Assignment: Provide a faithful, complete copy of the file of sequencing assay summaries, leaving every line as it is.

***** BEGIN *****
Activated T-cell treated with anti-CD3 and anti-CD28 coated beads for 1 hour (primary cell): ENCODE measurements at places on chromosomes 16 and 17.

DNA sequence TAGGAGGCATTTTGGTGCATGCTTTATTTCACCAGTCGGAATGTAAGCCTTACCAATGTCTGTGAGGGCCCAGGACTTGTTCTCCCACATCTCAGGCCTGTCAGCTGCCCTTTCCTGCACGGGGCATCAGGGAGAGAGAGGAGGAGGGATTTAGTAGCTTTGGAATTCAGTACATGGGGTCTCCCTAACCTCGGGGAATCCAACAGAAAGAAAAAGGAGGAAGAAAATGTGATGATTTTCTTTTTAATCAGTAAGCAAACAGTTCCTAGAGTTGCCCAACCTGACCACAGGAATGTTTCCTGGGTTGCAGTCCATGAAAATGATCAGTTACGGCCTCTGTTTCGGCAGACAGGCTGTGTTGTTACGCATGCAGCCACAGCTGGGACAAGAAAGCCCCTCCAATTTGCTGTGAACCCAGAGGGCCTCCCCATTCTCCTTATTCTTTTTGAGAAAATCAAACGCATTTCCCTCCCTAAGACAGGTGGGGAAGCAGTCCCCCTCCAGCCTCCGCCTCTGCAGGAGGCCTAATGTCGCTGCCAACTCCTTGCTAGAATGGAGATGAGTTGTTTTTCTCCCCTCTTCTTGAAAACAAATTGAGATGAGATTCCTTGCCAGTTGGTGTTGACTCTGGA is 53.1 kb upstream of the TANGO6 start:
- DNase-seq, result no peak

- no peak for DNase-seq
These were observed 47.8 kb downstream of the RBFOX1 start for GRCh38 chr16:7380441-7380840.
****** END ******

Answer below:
Activated T-cell treated with anti-CD3 and anti-CD28 coated beads for 1 hour (primary cell): ENCODE measurements at places on chromosomes 16 and 17.

DNA sequence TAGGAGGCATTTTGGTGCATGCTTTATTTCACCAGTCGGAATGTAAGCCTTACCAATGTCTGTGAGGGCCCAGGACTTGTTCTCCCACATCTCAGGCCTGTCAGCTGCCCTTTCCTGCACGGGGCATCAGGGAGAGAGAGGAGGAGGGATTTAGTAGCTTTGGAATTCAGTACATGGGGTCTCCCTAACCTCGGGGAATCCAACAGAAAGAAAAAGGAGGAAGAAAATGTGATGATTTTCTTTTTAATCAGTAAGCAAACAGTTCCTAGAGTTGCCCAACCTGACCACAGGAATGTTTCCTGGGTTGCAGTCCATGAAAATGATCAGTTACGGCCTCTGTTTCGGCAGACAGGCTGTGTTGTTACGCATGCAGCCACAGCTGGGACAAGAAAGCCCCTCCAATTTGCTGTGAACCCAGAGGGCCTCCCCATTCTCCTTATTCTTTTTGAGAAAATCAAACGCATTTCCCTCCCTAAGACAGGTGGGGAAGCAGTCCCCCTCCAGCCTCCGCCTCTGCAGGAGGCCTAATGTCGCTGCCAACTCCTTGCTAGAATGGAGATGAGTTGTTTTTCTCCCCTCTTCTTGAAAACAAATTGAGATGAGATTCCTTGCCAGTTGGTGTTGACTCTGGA is 53.1 kb upstream of the TANGO6 start:
- DNase-seq, result no peak

- no peak for DNase-seq
These were observed 47.8 kb downstream of the RBFOX1 start for GRCh38 chr16:7380441-7380840.